#11 Richard Lindquist

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Posted 05 January 2014 - 2128 PM

There was no linear road of events in mid 1914, its best to think of these events as a set of interlocking mechanisms each with its own logic.  However, my own view is that the root cause was the failure of the revolution in 1848 (and the ensuing survival of the three autoracies until 1917/8), and its consequences were not really closed until 1989.


It makes you wonder as a "what if" the possibility that the US didn't fall prey to British disinformation and propaganda and had only offered their "good offices" to negotiate a peace. Would the Allies and Central power have been able to negotiate a peace in 1917 on a status quo pro ante basis and saved
Europe and the world a lot of anguish 1920-1989?

#12 Murph

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Posted 05 January 2014 - 2206 PM

The Times of India has a very good article on that very subject as applied to the modern world.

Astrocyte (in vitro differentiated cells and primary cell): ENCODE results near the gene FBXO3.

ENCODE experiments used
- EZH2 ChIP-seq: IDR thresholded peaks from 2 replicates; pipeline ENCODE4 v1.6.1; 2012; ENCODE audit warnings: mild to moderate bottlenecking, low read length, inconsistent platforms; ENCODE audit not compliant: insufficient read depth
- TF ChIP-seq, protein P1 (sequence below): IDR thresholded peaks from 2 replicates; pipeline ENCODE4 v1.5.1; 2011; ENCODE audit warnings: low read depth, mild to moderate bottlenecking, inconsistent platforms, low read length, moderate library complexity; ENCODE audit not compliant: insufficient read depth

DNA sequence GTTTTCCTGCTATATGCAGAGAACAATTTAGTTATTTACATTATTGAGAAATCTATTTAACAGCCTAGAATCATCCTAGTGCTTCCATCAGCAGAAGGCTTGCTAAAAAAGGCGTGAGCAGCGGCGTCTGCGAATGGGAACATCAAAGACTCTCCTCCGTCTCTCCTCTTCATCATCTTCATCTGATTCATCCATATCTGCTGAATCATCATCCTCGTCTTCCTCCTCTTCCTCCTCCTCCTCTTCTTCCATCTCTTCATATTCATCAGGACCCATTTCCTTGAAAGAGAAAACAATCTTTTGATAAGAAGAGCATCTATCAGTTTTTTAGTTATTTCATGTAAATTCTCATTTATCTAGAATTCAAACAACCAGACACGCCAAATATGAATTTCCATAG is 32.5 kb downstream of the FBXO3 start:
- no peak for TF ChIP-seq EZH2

http://timesofindia....ow/28443262.cms



#13 Ken Estes

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Posted 06 January 2014 - 0436 AM

Not a bad brushup comparison in the article. On generalizing, I wonder if the quality of leaders and diplomats and their greater responsibility to elected parliaments today would be counted on to prevent blunders such as the backing of the coming Sick man of Europe (Austria-Hungary) by imperial decree. The militarism of the day might now be resident only in the Chinese and North Korean setups, and the second one has little value.

 

"Not worth the bones of a Pommeranian grenadier" was aptly applied to the Balkans in the 1880s, and proved prescient. The same could have been said of Iraq and Afghanistan in recent times, the latter once relearned in the 19th C. The recent experiences of conventional warfare and doubtful results should stick around for awhile: anybody note the taking of Al Fallujah by alleged Al Qaeda groups the other day? Israel's wars of expansion and contraction also read that way.